Streaming services tend to be less invested in cross-generational appeal. They “are much more demographically focused than generalists like the BBC”, says Guy Bisson, research director at Ampere Analysis. “Amazon is targeting people in the 30-to-40 age group, Netflix is skewing very much to 20- to 30-year-olds.”
The experience of knowing that other people are watching can elevate an average show — such as the BBC drama Bodyguard — to an unmissable one. Hearing other people laugh makes you laugh harder. But Christmas pushes you to share the viewing experience with those who are physically present, rather than those on your social networks. That means the television that has meant the most to me this year — HBO’s swearathon Succession; Michaela Coel’s sexual consent drama I May Destroy You — is unsuitable. I did try giving a DVD of Succession to my parents before last Christmas, on the basis it’s fairly Shakespearean, but I expect to find it this year still in its wrapper.
Similarly, I can’t see myself sitting through the BBC’s A Very British Scandal, about the affairs of the Duke and Duchess of Argyll, on Boxing Day with any blood relatives. I won’t be suggesting we turn to Bridgerton, Netflix’s sex-strewn Christmas offering from last year. But you never know: a colleague watched the superbly explicit Peep Show with her teenage son (“the laughter manages to defy all embarrassment”).
TV is becoming ever more fragmented, almost like books. On Christmas Day, many families will find a lowest common denominator. It could be much worse. Samuel Pepys wrote his diary when Christmas was still recovering from the Puritans. He seemed to spend Christmas Days listening to “dull” sermons. In 1662, he practised arithmetic. In 1665, he did his accounts. In 1668, he made a chorister “read to me the Life of Julius Caesar, and Des Cartes’ book of Musick — the latter of which I understand not”. But all that is little consolation to a teenager sitting in front of Mrs Brown’s Boys, feeling there is something more entertaining on their phone.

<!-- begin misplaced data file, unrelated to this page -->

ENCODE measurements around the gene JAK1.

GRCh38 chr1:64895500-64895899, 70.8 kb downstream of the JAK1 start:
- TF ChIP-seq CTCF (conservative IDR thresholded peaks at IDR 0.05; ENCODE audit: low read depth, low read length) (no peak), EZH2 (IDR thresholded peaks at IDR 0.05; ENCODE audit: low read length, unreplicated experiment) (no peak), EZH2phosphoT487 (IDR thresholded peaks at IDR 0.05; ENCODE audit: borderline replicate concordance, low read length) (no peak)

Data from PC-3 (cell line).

Christmas pulls us in subtly different directions: trying to be happy, and trying to replicate an idealised vision of what happiness looked like.
This attachment to the romanticised past explains why we continue habits that, in themselves, no one really likes, such as eating dry turkey and Brussels sprouts. Gradually, some traditions are discarded — literally, how many Christmas cards do you receive now, compared with 10 years ago? — but others live on because they connect us to our past.
Indeed, the most enduring Christmas TV is popular because it was popular. The Queen’s Christmas Message has been televised every year in Britain since 1957, except for 1969 when the monarch appeared to feel she’d had enough publicity due to a royal documentary. What exactly is the Queen’s message? How does it differ from the previous year’s? Who cares? What it lacks in scripting and acting, the address makes up for in familiarity. It’s a Wonderful Life was released in 1946, but only truly thrived after an administrative error let its copyright expire in 1974. It was always nostalgic. The Great Escape and Love Actually have established a similar appeal.
Dinner for One, a British sketch that is fairly unknown in Britain, has become established as a pillar of Christmas in Germany, Denmark, Sweden (where it’s shown on New Year’s Eve) and Norway (December 23). So many Norwegians complained when the show was once moved from its usual slot that the national broadcaster had to air it again. Like The Queen’s Christmas Message, Dinner for One has the virtue of being short — 18 minutes.